Ok, so we're agreed that we haven't got the foggiest what represents the zenith of cha, personal preference aside. We at Vulture Central are, nonetheless, determined to at least narrow the field for the benefit of those who have not yet partaken of the divine nectar and are seeking enlightenment.
We're still mulling just what kind of test might enable us to get closer to our goal, and are obliged to those readers who pointed us in the direction of the splendid ISO 3103, aka BS 6008, which quite rightly secured the 1999 Ig Nobel Prize for Literature:
- The pot should be white porcelain or glazed earthenware and have a partly serrated edge. It should have a lid that fits loosely inside the pot.
- If a large pot is used, it should hold a maximum of 310 ml (±8 ml) and must weigh 200 g (±10 g).
- If a small pot is used, it should hold a maximum of 150 ml (±4 ml) and must weigh 118 g (±10 g).
- 2 grams of tea (measured to ±2% accuracy) per 100 ml boiling water is placed into the pot.
- Freshly boiling water is poured into the pot to within 4–6 mm of the brim. Allow 20 seconds for water to cool.
- The water should be similar to the drinking water where the tea will be consumed.
- Brewing time is six minutes.
- The brewed tea is then poured into a white porcelain or glazed earthenware bowl.
- If a large bowl is used, it must have a capacity of 380 ml and weigh 200 g (±20 g).
- If a small bowl is used, it must have a capacity of 200 ml and weigh 105 g (±20 g).
- If the test involves milk, then it is added before pouring the infused tea.
- Milk added after the pouring of tea is best tasted when the liquid is between 65 - 80 °C.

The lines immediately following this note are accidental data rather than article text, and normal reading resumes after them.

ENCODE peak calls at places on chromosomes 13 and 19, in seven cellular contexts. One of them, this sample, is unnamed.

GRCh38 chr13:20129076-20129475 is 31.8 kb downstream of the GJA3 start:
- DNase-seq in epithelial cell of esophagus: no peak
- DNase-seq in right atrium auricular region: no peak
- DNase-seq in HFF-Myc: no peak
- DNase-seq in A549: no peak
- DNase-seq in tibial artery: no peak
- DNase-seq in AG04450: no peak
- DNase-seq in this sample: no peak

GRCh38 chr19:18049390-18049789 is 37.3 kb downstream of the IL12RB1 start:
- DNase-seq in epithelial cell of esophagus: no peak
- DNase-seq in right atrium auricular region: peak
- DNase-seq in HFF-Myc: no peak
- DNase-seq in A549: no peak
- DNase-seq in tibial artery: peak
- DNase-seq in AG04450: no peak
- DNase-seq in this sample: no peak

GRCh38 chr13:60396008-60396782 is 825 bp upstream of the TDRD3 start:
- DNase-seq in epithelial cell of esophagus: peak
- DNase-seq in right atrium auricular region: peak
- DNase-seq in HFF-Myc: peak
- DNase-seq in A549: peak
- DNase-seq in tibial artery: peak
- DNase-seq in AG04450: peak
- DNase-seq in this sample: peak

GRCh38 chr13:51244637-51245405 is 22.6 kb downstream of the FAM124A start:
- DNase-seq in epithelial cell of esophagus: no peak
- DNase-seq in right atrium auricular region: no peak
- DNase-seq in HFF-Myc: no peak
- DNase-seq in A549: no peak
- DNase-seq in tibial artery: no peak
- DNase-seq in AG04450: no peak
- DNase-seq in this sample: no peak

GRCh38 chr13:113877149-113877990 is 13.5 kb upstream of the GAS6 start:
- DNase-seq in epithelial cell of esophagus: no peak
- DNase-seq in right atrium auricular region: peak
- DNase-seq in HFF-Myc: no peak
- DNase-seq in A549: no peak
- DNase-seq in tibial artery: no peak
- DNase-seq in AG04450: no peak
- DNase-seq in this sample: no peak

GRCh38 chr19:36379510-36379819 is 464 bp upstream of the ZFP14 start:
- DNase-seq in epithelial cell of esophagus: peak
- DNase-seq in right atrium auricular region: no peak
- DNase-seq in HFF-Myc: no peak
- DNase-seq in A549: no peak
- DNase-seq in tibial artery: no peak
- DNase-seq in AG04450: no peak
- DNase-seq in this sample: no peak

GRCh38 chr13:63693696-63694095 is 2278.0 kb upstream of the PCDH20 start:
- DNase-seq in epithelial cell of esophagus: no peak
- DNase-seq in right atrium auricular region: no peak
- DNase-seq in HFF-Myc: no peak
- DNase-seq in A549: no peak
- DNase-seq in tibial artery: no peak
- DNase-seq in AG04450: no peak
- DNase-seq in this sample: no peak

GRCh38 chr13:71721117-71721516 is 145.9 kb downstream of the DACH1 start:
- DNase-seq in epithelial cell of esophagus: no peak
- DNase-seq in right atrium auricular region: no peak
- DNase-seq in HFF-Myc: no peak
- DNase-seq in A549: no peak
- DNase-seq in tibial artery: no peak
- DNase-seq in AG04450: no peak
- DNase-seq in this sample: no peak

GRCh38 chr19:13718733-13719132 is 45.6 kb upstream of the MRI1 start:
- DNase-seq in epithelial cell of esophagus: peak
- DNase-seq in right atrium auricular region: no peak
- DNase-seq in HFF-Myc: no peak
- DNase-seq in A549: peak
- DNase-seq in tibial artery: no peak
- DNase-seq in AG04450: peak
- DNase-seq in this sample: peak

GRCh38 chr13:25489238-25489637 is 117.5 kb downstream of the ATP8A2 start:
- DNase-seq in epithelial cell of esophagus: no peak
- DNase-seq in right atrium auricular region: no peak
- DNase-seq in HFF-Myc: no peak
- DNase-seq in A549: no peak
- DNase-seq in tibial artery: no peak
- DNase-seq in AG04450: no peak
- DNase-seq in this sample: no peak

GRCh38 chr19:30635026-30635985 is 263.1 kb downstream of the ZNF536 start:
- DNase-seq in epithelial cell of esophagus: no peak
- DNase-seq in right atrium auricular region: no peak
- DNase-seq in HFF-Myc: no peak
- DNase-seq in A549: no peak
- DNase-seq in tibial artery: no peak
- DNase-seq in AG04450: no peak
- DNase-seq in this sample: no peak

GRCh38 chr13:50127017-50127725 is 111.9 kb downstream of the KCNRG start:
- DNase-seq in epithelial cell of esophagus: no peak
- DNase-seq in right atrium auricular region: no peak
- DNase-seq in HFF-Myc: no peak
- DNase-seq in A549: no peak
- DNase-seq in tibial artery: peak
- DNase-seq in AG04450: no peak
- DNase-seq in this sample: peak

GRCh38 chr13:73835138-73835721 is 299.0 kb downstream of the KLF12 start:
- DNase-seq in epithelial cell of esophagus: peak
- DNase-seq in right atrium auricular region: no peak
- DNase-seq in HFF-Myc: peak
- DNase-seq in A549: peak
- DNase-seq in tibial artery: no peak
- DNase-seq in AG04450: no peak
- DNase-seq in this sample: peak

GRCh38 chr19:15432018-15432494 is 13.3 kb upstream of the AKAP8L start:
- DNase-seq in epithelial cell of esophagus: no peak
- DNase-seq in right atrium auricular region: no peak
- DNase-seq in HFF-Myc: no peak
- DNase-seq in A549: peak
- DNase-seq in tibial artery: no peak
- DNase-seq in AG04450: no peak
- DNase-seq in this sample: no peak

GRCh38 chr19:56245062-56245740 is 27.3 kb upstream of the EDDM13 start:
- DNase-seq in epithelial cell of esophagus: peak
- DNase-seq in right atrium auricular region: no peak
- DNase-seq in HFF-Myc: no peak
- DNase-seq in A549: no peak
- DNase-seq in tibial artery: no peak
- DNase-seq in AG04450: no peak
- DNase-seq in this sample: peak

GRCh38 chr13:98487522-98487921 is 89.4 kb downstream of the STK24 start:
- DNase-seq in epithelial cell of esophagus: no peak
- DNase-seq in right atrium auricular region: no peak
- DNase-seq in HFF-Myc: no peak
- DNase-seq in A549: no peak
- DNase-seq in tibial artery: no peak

- 5 ml of milk for the large bowl, or 2.5 ml for the small bowl, is used.
Quite magnificent, although we want to jig the parameters according to our readers' opinions. Accordingly, we've prepared the following poll to better determine the lie of the land. Note that we don't offer a selection of tea types. This would be impractical, given the sheer number suggested.
When we've examined the results, we'll use them as the basis for a final showdown, using the most popular teas you've already nominated. Exact details of this epic experiment will follow in due course, so take it away...
You set an impossible challenge.
Any true dedicated tea drinker knows that the ideal formulation and dispense ritual depends entirely on the circumstances and the company present.
There are infinite subtle variations on what is exactly right in given circumstances. Indeed, the very banning of mention of biscuits makes a wide swathe of tea drinking options completely invalid.
Not sure what the outcome of this poll will be. Will it be some sort of frankentea, one bearing the hallmarks of being designed by a committea (sorry) or perhaps it'll just reflect tea à la mode (or is it "à la mean"? I can never remember which is which).
Someone at work gave me the wrong mug and I had a colleague's tea with sugar in it. It made me want to die. How can people drink that?